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Source Information

Ancestry.com. New Hampshire Probate Records, 1635-1753 [database on-line]. Provo, UT, USA: Ancestry.com Operations Inc, 2003.
Original data: Batchellor, Albert Stillman, ed. Probate Records of the Province of New Hampshire 1635-1740. Vol. 1: State Papers Series, Vol. 31. Concord, NH, USA: Rumford Printing Co., 1907. Metcalf, Henry Harrison, edit. Probate Records of the Province of New Hampshire 1718-1740. Volume 2. State Papers Series, Volume 32. Bristol, NH: R. W. Musgrove, Printer, 1914. Metcalf, Henry Harrison, edit. Probate Records of the Province of New Hampshire 1741-1749. Volume 3. State Papers Series, Volume 33. Concord, NH: The Rumford Press, 1915. Hammond, Otis G., edit. Probate Records of the Province of New Hampshire 1750-1753. Volume 4. State Papers Series, Volume 34. New Hampshire: The State of New Hampshire, 1933.

About New Hampshire Probate Records, 1635-1753

This database contains probate records (mostly wills and inventories) from the state of New Hampshire from 1635-1753. The goal of this work was to make more available the probate records created during the provincial/colonial period of the state. After the creation of New Hampshire's counties, separate probate courts were established. Their records are kept at the county seats and are easily accessible. The documents found within this work were taken from the originals, which were (in 1907) located at the office of the Secretary of State, but today are in possession of the New Hampshire Records and Archives. Wills are printed in their entirety, except for the preamble. Any omissions are indicated by asteriks.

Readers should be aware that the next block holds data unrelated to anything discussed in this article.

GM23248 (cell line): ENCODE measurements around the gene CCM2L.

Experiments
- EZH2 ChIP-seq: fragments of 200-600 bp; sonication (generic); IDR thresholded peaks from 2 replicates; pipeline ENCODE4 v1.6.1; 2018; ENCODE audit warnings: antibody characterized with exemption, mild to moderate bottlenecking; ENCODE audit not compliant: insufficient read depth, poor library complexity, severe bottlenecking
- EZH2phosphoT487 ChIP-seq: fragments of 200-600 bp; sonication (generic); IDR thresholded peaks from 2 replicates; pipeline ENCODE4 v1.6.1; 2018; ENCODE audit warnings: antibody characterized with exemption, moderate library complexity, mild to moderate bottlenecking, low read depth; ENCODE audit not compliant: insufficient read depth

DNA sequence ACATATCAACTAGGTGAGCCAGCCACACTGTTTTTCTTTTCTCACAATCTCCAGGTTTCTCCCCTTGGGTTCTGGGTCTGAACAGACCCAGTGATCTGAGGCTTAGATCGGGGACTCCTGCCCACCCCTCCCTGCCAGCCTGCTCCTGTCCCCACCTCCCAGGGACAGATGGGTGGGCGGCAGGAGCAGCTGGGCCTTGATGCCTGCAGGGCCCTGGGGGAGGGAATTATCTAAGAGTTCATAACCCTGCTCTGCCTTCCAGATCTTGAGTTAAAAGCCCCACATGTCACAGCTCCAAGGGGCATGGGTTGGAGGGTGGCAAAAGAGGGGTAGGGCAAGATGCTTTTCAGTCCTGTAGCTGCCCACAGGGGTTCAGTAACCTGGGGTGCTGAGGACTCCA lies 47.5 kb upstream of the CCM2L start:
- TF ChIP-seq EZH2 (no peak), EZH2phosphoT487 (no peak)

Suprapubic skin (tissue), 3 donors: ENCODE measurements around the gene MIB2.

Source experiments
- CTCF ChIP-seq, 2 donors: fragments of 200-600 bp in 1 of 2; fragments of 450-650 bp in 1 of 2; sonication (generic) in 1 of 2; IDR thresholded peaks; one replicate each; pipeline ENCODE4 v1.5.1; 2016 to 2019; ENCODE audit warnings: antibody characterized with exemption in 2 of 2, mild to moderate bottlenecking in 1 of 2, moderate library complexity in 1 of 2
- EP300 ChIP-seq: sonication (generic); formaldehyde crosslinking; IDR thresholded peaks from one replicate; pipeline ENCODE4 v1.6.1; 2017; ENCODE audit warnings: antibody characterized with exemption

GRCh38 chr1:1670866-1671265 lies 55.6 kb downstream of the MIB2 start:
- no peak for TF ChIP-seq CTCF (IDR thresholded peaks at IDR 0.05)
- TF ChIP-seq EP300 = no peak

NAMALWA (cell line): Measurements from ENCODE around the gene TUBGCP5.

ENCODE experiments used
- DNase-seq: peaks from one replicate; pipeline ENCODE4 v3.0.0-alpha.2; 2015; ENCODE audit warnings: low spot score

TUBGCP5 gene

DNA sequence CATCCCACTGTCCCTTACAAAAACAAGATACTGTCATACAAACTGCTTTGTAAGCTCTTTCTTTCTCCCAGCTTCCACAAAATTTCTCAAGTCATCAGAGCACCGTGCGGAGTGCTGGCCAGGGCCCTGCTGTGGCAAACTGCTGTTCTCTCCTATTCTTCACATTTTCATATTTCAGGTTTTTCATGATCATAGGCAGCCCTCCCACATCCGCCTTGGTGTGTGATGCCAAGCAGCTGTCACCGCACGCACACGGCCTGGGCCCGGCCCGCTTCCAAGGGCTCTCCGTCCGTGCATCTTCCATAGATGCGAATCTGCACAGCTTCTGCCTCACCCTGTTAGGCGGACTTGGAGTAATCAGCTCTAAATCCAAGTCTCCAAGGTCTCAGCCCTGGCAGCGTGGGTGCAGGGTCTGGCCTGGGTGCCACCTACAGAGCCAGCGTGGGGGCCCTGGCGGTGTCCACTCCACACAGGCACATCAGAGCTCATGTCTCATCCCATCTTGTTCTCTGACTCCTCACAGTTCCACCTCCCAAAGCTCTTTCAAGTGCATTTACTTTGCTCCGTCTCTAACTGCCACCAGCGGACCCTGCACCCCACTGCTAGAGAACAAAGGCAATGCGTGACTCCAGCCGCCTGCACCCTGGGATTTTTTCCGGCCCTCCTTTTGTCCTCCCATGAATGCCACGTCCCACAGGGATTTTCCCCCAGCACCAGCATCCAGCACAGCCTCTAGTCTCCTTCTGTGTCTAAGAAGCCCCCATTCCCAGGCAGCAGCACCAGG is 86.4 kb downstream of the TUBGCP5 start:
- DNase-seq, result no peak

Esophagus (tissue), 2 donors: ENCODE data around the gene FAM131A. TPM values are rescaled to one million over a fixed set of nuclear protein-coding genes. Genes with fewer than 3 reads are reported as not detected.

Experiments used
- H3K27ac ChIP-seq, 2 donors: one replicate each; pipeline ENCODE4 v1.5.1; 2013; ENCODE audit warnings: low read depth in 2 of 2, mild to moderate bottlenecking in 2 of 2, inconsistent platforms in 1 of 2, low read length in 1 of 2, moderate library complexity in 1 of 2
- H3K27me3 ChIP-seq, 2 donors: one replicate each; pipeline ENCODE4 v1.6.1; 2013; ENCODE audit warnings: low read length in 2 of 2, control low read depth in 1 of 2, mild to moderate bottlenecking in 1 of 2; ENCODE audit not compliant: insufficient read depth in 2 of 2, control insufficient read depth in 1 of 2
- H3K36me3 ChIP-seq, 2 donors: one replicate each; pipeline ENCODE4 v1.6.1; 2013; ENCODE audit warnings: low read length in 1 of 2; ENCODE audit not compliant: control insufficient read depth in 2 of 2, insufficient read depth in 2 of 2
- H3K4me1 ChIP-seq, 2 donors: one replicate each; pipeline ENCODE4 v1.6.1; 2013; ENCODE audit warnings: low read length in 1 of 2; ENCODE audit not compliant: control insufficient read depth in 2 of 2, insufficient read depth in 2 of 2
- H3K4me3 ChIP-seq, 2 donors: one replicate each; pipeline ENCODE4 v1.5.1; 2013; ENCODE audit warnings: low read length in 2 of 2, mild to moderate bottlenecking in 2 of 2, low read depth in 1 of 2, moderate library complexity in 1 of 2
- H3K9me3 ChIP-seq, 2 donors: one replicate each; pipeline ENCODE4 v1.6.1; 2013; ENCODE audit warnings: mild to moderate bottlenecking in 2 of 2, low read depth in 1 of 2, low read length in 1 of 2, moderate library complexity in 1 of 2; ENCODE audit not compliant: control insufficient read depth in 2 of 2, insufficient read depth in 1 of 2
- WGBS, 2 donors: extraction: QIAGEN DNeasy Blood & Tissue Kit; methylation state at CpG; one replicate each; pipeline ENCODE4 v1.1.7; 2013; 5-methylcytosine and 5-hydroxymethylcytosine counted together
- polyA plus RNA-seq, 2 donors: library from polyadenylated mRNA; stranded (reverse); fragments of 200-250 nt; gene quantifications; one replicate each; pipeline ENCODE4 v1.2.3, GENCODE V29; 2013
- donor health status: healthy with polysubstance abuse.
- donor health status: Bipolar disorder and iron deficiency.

The probate process transfers the legal responsibility for payment of taxes, care and custody of dependent family members, liquidation of debts, and transfer of property title to heirs from the deceased to an executor/executrix (where there is a will), to an administrator/administratix (if the person dies intestate - without a will), or to a guardian/conservator if there are heirs under the age of twenty-one years or in cases where a person has become incompetent through disease or disability.

Taken from Chapter 7: Research in Court Records, The Source: A Guidebook of American Genealogy by Arlene H. Eakle; edited by Loretto Dennis Szucs and Sandra Hargreaves Luebking (Salt Lake City, UT: Ancestry Incorporated, 1997).